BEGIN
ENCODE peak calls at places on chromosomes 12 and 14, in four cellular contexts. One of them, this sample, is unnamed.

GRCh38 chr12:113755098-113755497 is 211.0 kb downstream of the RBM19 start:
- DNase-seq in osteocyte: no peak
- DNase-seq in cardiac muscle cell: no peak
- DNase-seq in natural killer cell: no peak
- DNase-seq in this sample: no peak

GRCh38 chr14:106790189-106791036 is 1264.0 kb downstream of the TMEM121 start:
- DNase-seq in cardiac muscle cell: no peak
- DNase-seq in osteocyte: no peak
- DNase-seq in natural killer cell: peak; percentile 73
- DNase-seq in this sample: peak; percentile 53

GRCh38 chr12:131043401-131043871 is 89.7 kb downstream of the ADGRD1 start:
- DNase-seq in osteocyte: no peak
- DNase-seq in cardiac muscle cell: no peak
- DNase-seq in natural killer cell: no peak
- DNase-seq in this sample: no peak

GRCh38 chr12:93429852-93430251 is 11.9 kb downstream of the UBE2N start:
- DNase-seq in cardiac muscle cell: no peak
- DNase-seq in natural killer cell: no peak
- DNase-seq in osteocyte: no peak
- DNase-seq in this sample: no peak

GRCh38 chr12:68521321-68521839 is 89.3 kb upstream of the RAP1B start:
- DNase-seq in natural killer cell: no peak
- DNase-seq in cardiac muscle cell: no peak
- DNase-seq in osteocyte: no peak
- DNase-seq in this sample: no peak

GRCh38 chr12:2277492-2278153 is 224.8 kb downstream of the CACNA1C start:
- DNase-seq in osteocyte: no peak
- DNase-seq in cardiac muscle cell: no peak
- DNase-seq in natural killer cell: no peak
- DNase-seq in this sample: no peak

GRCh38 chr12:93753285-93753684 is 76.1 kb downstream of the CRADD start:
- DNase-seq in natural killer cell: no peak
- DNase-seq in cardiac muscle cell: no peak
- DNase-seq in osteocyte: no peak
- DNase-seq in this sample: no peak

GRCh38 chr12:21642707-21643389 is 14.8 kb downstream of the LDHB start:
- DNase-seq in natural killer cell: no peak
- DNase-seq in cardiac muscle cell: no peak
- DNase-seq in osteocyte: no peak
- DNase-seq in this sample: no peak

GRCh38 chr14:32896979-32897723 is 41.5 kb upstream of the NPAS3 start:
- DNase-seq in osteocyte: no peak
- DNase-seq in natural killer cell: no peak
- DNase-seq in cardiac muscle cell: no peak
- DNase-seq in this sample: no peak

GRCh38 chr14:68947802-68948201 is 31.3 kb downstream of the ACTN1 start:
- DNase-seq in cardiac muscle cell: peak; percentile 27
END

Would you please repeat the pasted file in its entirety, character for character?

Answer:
ENCODE peak calls at places on chromosomes 12 and 14, in four cellular contexts. One of them, this sample, is unnamed.

GRCh38 chr12:113755098-113755497 is 211.0 kb downstream of the RBM19 start:
- DNase-seq in osteocyte: no peak
- DNase-seq in cardiac muscle cell: no peak
- DNase-seq in natural killer cell: no peak
- DNase-seq in this sample: no peak

GRCh38 chr14:106790189-106791036 is 1264.0 kb downstream of the TMEM121 start:
- DNase-seq in cardiac muscle cell: no peak
- DNase-seq in osteocyte: no peak
- DNase-seq in natural killer cell: peak; percentile 73
- DNase-seq in this sample: peak; percentile 53

GRCh38 chr12:131043401-131043871 is 89.7 kb downstream of the ADGRD1 start:
- DNase-seq in osteocyte: no peak
- DNase-seq in cardiac muscle cell: no peak
- DNase-seq in natural killer cell: no peak
- DNase-seq in this sample: no peak

GRCh38 chr12:93429852-93430251 is 11.9 kb downstream of the UBE2N start:
- DNase-seq in cardiac muscle cell: no peak
- DNase-seq in natural killer cell: no peak
- DNase-seq in osteocyte: no peak
- DNase-seq in this sample: no peak

GRCh38 chr12:68521321-68521839 is 89.3 kb upstream of the RAP1B start:
- DNase-seq in natural killer cell: no peak
- DNase-seq in cardiac muscle cell: no peak
- DNase-seq in osteocyte: no peak
- DNase-seq in this sample: no peak

GRCh38 chr12:2277492-2278153 is 224.8 kb downstream of the CACNA1C start:
- DNase-seq in osteocyte: no peak
- DNase-seq in cardiac muscle cell: no peak
- DNase-seq in natural killer cell: no peak
- DNase-seq in this sample: no peak

GRCh38 chr12:93753285-93753684 is 76.1 kb downstream of the CRADD start:
- DNase-seq in natural killer cell: no peak
- DNase-seq in cardiac muscle cell: no peak
- DNase-seq in osteocyte: no peak
- DNase-seq in this sample: no peak

GRCh38 chr12:21642707-21643389 is 14.8 kb downstream of the LDHB start:
- DNase-seq in natural killer cell: no peak
- DNase-seq in cardiac muscle cell: no peak
- DNase-seq in osteocyte: no peak
- DNase-seq in this sample: no peak

GRCh38 chr14:32896979-32897723 is 41.5 kb upstream of the NPAS3 start:
- DNase-seq in osteocyte: no peak
- DNase-seq in natural killer cell: no peak
- DNase-seq in cardiac muscle cell: no peak
- DNase-seq in this sample: no peak

GRCh38 chr14:68947802-68948201 is 31.3 kb downstream of the ACTN1 start:
- DNase-seq in cardiac muscle cell: peak; percentile 27